Therapeutic justice involves a shift from adversarial proceedings to a collaborative and supportive approach
Family disputes in Pakistan, such as divorce, child custody and inheritance issues, can be emotionally charged and have long-lasting effects on the parties involved. In such cases, traditional legal proceedings can exacerbate conflict and division. However, therapeutic justice provides an alternative approach that prioritises the emotional and psychological well-being of all parties involved. Therapeutic justice in family cases involves a shift from adversarial proceedings to a collaborative and supportive approach. It aims to resolve disputes in a way that promotes healing, reconciliation and positive relationships, rather than simply enforcing legal rules. Family courts in Pakistan have been at the forefront of implementing therapeutic justice principles.
Therapeutic justice is an approach to the justice system that emphasises the healing and rehabilitation of offenders, as well as the needs of victims and the community. This approach is based on the idea that the traditional punitive approach to justice, which focuses on punishment and retribution, is not always effective in reducing recidivism or promoting public safety. The genesis of therapeutic justice can be traced back to the early 20th century, when some progressive thinkers began to question the effectiveness of traditional punishment-based approaches to justice. One of the early pioneers of therapeutic justice was John Augustus, a Boston shoemaker who in 1841 began to advocate for probation as an alternative to incarceration. Augustus believed that some offenders could be rehabilitated if given the opportunity to receive counseling and support, rather than being punished. In the 1960s and 1970s, therapeutic justice began to gain more widespread acceptance as a response to rising crime rates and growing concerns about the punitive approach to justice. During this time, several innovative programmes were developed that incorporated therapeutic elements into the justice system, such as drug treatment courts, mental health courts and community courts.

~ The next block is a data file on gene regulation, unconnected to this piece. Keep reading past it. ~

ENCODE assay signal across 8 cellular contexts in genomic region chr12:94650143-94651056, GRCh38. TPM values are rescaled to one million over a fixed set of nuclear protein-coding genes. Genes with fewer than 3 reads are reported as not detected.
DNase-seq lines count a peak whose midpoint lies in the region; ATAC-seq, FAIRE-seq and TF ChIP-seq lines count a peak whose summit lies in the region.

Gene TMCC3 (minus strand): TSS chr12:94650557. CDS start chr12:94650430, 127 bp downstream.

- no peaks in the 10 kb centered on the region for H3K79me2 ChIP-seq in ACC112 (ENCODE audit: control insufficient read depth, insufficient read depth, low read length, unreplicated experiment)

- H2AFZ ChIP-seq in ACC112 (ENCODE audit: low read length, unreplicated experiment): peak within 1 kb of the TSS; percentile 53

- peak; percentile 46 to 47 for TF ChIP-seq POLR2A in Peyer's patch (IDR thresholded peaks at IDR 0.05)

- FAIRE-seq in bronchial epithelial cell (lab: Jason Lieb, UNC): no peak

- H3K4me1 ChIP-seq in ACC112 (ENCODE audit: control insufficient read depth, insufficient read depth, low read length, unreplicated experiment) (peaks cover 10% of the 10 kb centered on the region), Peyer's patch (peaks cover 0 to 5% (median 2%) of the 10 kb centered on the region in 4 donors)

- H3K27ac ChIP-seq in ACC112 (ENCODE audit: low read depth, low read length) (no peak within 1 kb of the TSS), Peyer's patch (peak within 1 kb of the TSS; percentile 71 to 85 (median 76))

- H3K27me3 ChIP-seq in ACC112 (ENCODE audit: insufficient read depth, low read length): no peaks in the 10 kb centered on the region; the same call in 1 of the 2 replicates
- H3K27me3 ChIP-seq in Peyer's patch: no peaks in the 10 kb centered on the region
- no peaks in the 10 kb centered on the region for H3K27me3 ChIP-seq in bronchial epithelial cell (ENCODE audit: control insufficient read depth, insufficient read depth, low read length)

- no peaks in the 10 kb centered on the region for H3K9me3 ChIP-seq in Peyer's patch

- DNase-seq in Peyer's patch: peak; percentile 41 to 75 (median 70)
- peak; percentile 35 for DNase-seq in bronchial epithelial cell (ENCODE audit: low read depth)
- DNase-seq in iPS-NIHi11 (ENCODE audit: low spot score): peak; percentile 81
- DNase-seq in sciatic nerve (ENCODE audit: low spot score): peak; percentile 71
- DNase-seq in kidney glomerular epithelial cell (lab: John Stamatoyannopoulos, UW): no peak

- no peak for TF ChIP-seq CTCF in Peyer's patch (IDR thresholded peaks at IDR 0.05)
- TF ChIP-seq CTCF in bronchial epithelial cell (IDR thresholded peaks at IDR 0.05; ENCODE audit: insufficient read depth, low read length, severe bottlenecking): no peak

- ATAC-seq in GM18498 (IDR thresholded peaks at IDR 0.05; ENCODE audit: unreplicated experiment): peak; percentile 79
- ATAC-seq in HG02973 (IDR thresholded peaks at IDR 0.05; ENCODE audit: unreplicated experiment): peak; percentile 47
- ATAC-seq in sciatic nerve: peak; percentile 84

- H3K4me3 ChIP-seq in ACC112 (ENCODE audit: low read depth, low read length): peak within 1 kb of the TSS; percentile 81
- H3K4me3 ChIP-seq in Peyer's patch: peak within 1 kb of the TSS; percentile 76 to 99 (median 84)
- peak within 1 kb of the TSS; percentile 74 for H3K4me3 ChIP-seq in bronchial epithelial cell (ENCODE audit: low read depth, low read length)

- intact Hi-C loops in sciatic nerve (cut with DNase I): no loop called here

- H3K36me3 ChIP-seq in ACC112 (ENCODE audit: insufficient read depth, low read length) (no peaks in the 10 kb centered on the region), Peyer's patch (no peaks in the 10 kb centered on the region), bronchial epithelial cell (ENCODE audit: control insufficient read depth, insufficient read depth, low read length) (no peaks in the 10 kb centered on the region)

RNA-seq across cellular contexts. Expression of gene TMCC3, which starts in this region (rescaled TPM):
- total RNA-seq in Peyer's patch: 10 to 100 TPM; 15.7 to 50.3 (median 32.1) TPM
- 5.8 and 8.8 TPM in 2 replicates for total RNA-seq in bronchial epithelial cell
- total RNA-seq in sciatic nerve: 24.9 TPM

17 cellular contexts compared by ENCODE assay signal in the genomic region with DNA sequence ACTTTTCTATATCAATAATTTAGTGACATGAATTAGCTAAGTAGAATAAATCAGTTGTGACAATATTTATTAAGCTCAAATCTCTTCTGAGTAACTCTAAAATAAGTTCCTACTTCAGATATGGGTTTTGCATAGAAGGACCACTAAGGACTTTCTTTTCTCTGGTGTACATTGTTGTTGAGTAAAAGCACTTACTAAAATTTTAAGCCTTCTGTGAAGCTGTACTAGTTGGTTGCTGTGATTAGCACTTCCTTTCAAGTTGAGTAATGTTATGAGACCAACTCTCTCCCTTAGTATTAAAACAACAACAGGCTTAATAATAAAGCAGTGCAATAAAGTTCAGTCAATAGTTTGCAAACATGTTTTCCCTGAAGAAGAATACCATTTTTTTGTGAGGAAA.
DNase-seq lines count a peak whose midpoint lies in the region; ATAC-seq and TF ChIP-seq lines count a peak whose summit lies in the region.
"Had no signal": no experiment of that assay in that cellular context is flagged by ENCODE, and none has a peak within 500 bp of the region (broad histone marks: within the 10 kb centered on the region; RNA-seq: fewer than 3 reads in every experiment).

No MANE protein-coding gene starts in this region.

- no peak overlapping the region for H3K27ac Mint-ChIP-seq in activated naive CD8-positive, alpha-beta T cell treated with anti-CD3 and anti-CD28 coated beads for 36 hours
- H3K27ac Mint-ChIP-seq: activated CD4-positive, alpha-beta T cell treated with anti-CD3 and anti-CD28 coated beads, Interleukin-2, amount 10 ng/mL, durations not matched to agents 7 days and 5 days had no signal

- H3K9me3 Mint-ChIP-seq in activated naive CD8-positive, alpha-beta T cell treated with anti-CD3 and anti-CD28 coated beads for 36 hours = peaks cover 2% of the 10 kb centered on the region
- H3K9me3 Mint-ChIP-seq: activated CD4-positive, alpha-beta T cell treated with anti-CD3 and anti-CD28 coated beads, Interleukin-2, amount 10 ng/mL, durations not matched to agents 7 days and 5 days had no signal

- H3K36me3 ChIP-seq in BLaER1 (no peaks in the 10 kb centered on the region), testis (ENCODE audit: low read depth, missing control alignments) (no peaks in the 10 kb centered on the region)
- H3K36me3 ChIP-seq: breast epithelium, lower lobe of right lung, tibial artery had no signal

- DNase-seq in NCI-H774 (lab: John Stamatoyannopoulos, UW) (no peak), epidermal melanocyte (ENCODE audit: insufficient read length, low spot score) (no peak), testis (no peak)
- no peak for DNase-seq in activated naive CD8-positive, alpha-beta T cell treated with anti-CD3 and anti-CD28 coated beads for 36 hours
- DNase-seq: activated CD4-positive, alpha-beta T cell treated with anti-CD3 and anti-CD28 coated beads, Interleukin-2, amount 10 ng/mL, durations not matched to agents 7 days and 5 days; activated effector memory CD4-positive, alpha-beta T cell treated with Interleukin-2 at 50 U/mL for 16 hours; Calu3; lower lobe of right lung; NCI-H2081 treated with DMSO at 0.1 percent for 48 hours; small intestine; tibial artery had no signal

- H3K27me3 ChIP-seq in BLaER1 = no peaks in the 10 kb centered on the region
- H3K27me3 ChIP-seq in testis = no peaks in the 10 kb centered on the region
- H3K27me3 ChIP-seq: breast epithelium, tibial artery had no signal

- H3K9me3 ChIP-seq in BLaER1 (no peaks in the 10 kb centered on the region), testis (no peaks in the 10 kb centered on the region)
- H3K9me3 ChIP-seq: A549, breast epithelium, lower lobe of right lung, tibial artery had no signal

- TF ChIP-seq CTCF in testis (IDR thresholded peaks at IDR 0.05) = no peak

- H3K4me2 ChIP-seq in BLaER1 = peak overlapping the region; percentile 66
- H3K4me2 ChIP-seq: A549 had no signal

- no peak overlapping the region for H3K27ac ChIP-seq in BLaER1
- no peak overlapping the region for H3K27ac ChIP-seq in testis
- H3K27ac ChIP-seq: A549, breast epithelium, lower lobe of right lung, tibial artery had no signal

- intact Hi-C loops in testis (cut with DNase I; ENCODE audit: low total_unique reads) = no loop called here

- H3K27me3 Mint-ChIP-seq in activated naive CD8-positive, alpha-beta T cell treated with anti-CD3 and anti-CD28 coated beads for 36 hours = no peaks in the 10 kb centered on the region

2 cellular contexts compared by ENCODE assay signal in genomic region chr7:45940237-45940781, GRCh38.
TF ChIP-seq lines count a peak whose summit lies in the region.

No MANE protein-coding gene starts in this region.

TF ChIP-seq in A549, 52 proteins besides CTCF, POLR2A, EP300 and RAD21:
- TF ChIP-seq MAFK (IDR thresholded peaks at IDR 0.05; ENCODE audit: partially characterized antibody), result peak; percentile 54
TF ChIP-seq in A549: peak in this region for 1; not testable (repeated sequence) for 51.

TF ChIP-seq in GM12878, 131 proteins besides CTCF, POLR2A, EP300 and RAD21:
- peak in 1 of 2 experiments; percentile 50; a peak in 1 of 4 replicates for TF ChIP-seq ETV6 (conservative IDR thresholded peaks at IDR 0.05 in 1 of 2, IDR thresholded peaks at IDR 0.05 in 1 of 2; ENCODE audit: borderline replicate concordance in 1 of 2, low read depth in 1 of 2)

Today, therapeutic justice is increasingly seen as a more effective and humane approach to justice, particularly for nonviolent offenders and those with underlying mental health or substance abuse issues. The goal of therapeutic justice is to promote healing and growth for all parties involved, rather than simply punishing offenders for their actions. This approach recognises that offenders are often the products of complex social and economic factors, and that punishment alone is not sufficient to address these underlying issues. Therapeutic justice incorporates a range of interventions, such as counseling, therapy and rehabilitation programmes, to help offenders address their underlying issues and prevent future criminal behaviour. It also emphasises restorative justice principles, which seek to repair harm caused by the offence and promote healing for all parties involved. Several countries have implemented this approach in their justice systems, including New Zealand, Australia, the US, the UK and several Scandinavian countries, with the specific approach and scope of these programmes varying widely depending on the jurisdiction and the specific needs of the community.